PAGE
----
As an alternative approach to RGB color spaces the HSV color space was developed. In this color space the idea is to express the color (hue) on one dedicated channel that is arranged in the rainbow colors. The saturation of each color represents if it is a pale or very intense color. Last, the Value shows if the color is dark or bright. The advantage of this color space is that a color can be expressed independently from its saturation or value. The example below shows an image of what plots decomposed into the red, green and blue channel as well as decomposed into hue, saturation and value. One can see that it is hard to see the difference of the plot color in the red, green and blue channels whereas the hue channel nicely identifies the color differences of the plots on the left hand side of the image.
PlantEye can compute the hue channel for the point cloud and analyze it further. Therefore, the hue channel can be seen as a color analysis taking into account all three measured colors.
Each of the above mentioned indices is analyzed in PlantEye F500 on two different ways. The first way is a simple average computation of the index over the entire sector (e.g. the plant or the plot). In the average approach all points that belong to a certain sector are averaged to represent a general overview of the sector.
Another approach is to look not only at the average value but also to look at the distribution and further divide it into regions of interest - so called bins. The idea of a bin is to count how many points of the sector are within the boundary of a bin. Each bin therefore has a lower and an upper limit. With these limits we count the number of points within and express them as a percentage of the total area.
The illustration below further illustrates this approach based on a binning for the hue index. The image shows the distribution of the hue values for the two trays of wheat shown on the right hand side. The X axis represents the hue values from 0 to 360. The y axis shows what proportion of the plant has this specific hue value. The same approach can be done on the other indices such as NDVI or Greenness.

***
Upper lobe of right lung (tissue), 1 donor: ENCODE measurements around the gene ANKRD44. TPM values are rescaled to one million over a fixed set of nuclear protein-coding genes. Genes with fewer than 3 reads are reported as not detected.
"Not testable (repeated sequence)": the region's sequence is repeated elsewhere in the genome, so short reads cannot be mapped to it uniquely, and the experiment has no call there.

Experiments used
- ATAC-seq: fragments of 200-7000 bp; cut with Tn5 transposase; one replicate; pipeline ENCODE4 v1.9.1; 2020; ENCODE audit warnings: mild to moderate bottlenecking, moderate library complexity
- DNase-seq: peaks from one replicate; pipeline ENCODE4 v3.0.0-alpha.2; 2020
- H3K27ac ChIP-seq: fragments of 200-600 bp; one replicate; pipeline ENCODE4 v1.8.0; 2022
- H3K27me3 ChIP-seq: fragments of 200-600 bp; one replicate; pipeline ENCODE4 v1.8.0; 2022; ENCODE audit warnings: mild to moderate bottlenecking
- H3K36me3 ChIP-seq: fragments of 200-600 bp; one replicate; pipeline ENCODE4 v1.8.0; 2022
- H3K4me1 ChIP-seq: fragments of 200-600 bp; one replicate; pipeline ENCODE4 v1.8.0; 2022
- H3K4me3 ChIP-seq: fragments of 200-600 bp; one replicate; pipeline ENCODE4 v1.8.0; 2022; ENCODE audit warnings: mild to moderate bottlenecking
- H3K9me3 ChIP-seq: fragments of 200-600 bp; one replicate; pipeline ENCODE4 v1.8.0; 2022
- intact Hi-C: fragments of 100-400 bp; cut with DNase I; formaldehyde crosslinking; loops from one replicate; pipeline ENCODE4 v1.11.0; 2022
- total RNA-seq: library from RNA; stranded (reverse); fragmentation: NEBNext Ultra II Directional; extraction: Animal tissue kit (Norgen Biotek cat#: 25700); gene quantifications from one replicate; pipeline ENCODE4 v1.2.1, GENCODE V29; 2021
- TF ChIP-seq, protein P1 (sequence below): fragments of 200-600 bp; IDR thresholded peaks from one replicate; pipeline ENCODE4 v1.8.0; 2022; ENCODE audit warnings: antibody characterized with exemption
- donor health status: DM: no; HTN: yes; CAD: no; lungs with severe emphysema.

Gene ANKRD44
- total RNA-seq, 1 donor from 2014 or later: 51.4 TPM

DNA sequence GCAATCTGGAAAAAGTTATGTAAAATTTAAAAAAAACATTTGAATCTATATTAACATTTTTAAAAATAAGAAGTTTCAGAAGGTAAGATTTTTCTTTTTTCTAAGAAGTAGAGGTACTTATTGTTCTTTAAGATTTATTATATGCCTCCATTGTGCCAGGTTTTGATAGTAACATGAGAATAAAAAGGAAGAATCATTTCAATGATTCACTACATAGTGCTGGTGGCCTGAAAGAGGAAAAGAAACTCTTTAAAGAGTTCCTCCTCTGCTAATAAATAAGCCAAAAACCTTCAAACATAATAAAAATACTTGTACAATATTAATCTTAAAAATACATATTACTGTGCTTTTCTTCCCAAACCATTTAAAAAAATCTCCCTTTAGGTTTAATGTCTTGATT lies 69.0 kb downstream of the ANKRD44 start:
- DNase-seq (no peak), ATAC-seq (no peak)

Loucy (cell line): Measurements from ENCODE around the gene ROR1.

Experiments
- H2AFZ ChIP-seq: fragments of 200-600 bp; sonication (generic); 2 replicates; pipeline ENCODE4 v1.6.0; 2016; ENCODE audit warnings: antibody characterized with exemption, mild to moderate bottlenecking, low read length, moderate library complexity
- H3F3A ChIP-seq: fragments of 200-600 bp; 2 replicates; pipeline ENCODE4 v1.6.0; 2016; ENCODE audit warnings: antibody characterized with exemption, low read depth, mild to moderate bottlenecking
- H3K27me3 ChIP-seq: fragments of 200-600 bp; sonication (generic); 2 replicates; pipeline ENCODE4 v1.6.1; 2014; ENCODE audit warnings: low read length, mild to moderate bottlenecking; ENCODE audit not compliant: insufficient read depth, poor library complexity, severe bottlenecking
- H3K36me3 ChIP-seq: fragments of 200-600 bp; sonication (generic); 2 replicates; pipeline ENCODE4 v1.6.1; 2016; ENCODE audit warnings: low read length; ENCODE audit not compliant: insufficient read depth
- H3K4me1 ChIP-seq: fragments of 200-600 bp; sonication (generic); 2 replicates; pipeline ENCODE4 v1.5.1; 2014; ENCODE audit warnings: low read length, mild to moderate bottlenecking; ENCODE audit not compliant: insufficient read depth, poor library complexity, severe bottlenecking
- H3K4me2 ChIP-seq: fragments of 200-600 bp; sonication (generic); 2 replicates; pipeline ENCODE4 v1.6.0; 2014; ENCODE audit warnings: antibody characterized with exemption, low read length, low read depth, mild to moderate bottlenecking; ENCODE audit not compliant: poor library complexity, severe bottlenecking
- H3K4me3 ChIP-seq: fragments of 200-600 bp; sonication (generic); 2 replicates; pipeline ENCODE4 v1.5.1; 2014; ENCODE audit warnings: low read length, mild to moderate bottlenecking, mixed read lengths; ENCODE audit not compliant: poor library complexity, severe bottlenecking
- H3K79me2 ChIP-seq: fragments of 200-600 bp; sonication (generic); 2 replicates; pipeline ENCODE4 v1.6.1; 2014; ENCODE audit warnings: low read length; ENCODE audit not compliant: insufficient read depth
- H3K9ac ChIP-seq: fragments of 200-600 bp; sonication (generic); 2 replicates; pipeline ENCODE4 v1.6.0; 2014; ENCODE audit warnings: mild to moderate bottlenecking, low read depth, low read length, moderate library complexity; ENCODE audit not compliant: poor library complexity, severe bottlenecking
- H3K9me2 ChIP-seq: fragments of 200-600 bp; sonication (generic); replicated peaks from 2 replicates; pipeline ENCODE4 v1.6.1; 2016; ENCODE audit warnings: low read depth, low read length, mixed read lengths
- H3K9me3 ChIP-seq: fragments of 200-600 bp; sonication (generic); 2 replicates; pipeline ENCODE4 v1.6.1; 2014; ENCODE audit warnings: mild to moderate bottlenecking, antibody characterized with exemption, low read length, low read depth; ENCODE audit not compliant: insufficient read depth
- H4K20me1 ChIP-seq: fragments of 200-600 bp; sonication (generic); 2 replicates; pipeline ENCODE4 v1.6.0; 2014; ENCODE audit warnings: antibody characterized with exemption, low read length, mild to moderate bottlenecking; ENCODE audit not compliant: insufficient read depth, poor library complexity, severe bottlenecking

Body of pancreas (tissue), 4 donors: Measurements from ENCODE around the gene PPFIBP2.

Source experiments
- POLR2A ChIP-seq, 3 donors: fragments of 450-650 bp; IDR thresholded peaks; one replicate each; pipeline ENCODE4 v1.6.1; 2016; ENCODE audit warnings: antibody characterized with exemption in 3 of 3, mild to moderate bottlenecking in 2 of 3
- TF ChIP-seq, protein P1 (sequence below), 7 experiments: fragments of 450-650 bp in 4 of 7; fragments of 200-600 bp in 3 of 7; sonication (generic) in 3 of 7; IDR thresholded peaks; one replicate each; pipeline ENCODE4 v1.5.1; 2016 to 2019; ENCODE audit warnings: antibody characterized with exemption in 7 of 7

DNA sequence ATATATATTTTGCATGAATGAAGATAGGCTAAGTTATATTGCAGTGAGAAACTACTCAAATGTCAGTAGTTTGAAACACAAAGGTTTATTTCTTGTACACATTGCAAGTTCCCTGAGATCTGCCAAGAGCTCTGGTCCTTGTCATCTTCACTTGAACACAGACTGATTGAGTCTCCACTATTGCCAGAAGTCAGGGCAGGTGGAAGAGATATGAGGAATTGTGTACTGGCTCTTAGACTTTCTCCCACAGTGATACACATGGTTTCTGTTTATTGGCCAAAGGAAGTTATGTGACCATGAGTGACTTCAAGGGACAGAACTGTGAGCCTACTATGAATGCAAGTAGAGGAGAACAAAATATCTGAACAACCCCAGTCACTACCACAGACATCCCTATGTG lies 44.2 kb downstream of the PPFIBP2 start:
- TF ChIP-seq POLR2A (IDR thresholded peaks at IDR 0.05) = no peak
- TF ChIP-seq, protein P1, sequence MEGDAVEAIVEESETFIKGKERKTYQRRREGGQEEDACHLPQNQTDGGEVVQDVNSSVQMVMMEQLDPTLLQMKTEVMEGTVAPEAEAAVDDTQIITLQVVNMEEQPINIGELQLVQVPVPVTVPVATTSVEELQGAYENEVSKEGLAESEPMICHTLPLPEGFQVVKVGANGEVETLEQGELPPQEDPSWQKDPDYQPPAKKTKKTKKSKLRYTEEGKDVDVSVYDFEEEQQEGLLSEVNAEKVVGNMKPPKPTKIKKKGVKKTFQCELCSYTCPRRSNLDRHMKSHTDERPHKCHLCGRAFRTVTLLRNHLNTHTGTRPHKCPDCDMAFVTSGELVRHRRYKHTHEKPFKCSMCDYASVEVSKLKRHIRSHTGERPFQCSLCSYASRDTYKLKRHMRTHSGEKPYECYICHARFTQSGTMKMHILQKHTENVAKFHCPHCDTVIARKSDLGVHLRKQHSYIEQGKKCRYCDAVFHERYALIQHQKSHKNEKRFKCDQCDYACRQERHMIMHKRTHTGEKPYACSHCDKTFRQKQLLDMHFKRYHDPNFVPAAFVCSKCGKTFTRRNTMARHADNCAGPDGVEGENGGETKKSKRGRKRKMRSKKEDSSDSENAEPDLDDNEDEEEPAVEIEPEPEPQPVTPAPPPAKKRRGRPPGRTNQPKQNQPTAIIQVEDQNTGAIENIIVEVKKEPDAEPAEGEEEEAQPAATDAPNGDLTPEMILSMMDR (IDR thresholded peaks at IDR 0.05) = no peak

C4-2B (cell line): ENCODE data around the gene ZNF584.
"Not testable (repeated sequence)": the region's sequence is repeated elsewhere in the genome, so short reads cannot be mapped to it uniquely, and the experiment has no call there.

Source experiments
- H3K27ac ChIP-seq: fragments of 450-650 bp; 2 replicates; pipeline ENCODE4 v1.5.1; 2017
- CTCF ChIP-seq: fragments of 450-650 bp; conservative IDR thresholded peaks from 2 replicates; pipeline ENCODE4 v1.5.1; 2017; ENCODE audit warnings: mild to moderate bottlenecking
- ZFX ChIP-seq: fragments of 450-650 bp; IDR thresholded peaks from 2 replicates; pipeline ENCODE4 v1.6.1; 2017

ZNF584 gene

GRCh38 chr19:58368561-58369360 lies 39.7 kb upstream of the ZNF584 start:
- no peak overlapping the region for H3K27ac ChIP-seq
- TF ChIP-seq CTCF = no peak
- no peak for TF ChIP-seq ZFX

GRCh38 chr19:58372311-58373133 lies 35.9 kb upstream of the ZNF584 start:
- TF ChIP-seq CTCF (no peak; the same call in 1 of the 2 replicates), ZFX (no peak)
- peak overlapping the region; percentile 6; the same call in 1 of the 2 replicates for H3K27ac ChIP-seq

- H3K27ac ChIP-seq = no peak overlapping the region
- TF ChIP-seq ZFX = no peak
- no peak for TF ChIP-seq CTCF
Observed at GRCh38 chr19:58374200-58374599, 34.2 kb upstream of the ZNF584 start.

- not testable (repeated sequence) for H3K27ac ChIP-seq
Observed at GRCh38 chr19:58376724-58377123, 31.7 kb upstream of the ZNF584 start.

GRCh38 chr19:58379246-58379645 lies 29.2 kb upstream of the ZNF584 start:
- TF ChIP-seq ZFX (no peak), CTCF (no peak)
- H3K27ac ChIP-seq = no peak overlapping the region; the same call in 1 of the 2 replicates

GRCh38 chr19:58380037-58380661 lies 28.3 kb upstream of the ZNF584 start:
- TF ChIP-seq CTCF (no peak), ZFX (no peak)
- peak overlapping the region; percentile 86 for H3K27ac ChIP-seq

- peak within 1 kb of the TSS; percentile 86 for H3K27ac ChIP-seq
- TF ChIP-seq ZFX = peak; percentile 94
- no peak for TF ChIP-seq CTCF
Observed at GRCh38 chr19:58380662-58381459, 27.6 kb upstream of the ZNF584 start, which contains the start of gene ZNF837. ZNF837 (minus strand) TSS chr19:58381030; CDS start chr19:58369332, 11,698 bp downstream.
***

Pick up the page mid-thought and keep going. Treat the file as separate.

One can see that the healthy plants (green line) have their main peak between 80 and 110 whereas the nitrogen deficit plants have an additional peak between 20 and 60. The idea of the binning is now to simplify this distribution of the hue channel into clusters of color. To do that we have defined the yellow and green cluster visualized by the boxes in the histogram with the upper and lower threshold set to the above mentioned values. The result of the binning for this cluster now will be the percentage of points that fall into these bins. For the healthy plants we would have 90% of their total area in the green bin and less than 2% of their area in the yellow bin. The nitrogen deficit plant will have only 40% in the green bin and 20% in the yellow bin. The remaining percentage is outside the bins and ignored for further analysis.
The bins can be defined arbitrarily. Up to 5 bins can be defined for each channel. The value for each bin is the percentage of the total 3D leaf area. If you want to recompute the absolute area that falls into this bin simply multiply the percentage area with the 3D leaf area to transform back into mm².